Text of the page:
Daniel L. Potts, Ph.D., Chair and Associate Professor of Biology
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Gary W. Pettibone, PhD., Professor of Biology
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Gary W. Pettibone, PhD., Professor of Biology and Thesis Advisor
Amy M. McMillan, PhD., Professor of Biology
Gregory J. Wadsworth, PhD., Associate Professor of Biology
Every year, thousands of people utilize beaches for recreation, but most are unaware of Escherichia coli (E. coli) contamination and the possibility of acquiring an infection. In this study, 173 strains of E. coli were isolated from sand and adjacent waters from a public beach in Erie County, NY and analyzed for genetic relatedness based on sequence differences in the variable regions of the 16S rRNA gene. Some of the variable regions (V1 and V6) proved useful in constructing phylogenetic trees but the discriminatory power of these regions was inadequate to resolve intraspecies differences. Therefore, whether extant populations of E. coli differ between water and sand environments could not be determined. All environmental isolates also were analyzed for the presence of the toxin genes: papC, sfa/foc, stx1 and stx2. None of the isolates harbored the stx1 or stx2 genes, which code for a potentially lethal Shiga toxin. However, the papC gene and the sfa/foc gene were present in 5.2% (n=9) and 7.5% (n=13) of the isolates, respectively. These genes are known to be associated with the ability of E. coli to cause urinary tract infections, and their presence in beach sand and recreational water represents a health risk to user populations.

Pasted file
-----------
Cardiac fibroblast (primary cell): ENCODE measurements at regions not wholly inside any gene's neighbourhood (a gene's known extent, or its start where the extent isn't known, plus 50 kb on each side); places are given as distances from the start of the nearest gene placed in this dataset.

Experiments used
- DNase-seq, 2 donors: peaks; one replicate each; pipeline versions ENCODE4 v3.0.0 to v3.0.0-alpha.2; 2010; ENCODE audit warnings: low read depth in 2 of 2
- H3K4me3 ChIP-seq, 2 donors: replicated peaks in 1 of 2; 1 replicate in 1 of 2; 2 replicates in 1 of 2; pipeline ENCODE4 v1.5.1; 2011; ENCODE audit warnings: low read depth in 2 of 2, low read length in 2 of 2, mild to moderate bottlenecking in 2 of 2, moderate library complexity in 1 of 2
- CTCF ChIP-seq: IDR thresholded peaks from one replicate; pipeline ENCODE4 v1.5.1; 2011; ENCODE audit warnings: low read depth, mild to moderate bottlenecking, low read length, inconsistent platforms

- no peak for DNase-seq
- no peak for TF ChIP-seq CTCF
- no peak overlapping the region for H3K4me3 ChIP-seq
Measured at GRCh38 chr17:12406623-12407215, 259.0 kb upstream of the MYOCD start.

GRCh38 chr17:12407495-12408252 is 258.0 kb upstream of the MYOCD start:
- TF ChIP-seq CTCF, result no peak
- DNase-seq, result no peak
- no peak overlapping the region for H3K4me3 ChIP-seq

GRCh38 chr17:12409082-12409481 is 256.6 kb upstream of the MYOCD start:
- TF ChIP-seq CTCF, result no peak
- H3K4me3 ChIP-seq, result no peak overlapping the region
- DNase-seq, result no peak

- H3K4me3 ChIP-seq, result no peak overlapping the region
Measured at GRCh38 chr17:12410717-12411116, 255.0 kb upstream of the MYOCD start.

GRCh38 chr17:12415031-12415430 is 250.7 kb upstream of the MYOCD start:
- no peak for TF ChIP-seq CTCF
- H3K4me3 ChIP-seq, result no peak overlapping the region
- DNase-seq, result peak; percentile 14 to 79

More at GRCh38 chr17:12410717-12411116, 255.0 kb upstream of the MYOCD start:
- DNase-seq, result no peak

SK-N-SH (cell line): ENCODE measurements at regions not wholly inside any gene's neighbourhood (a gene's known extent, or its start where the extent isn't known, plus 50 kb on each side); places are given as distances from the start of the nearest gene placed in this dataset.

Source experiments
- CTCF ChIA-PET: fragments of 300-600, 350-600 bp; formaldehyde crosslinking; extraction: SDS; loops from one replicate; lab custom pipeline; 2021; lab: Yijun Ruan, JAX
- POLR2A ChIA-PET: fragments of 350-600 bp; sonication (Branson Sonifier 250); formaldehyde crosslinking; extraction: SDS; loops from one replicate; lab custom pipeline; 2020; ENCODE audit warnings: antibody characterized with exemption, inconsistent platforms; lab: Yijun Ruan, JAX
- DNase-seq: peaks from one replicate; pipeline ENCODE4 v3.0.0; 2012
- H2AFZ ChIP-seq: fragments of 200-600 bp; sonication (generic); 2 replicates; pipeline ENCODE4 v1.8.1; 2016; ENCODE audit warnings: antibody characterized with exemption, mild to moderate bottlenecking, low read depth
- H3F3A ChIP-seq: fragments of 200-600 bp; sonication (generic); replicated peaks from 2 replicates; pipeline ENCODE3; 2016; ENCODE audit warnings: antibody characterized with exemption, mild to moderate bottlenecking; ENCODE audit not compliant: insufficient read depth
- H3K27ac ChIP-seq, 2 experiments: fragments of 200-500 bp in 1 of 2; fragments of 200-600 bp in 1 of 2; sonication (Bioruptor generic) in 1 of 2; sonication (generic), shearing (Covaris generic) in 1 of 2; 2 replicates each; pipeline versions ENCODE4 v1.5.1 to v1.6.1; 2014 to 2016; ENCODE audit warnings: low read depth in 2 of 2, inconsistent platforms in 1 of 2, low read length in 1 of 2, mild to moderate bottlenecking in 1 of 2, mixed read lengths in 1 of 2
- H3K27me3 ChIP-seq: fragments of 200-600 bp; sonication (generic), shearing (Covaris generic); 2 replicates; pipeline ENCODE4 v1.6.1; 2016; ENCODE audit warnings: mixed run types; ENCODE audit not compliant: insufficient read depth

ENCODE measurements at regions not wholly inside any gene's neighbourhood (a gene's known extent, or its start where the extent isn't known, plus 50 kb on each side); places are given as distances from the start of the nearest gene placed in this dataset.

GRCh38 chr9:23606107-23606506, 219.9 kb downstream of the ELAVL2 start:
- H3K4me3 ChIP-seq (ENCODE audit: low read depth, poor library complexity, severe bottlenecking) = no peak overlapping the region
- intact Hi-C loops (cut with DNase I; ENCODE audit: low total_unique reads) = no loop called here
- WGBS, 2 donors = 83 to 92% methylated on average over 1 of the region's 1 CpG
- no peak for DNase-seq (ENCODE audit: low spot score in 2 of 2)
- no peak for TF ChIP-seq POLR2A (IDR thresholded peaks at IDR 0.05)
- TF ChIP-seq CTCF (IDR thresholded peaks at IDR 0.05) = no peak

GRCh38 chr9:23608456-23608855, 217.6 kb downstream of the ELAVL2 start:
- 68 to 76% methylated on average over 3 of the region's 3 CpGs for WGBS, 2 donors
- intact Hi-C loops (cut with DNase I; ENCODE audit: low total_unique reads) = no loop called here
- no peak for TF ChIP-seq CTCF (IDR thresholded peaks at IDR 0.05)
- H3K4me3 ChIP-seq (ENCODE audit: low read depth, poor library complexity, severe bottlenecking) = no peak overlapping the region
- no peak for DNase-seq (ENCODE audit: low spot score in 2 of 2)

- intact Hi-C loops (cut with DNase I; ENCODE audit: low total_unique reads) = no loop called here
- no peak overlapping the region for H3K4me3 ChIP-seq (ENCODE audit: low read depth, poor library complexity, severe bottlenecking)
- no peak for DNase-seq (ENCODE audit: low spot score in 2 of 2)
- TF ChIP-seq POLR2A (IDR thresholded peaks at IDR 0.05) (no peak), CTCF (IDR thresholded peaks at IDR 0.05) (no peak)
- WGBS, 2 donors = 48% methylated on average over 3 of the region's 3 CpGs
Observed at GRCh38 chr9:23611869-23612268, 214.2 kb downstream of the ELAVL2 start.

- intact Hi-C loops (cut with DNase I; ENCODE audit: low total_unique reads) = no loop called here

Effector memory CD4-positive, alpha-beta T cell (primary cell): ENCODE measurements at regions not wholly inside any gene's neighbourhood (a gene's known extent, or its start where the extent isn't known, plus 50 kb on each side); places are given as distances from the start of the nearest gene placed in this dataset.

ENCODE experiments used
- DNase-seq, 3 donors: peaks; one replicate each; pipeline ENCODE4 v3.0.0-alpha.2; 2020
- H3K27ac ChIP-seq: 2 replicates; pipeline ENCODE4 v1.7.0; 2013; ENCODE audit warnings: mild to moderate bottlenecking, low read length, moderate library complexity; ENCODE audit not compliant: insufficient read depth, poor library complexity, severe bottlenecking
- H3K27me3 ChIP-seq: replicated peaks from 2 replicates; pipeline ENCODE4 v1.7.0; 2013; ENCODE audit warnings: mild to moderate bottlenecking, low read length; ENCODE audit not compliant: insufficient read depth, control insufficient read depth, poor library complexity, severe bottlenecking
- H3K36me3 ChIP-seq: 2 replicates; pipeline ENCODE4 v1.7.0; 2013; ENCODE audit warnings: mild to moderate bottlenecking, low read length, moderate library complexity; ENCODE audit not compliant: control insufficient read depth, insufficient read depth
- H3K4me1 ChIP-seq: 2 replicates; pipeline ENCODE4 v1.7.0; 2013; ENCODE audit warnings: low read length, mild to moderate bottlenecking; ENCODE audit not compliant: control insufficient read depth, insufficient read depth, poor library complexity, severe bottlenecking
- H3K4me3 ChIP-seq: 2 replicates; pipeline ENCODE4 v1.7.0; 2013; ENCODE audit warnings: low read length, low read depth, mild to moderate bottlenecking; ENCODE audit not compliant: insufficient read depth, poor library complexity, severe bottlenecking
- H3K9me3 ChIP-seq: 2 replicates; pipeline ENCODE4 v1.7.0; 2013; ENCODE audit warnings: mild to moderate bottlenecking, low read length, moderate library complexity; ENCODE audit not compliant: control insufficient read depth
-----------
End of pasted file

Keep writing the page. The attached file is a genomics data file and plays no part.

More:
Jackson, Jennifer D., "16S rRNA analysis and toxin gene presence in Escherichia coli isolated from beach water and sand at a public beach (Erie County, NY)" (2019). Biology Theses. 36.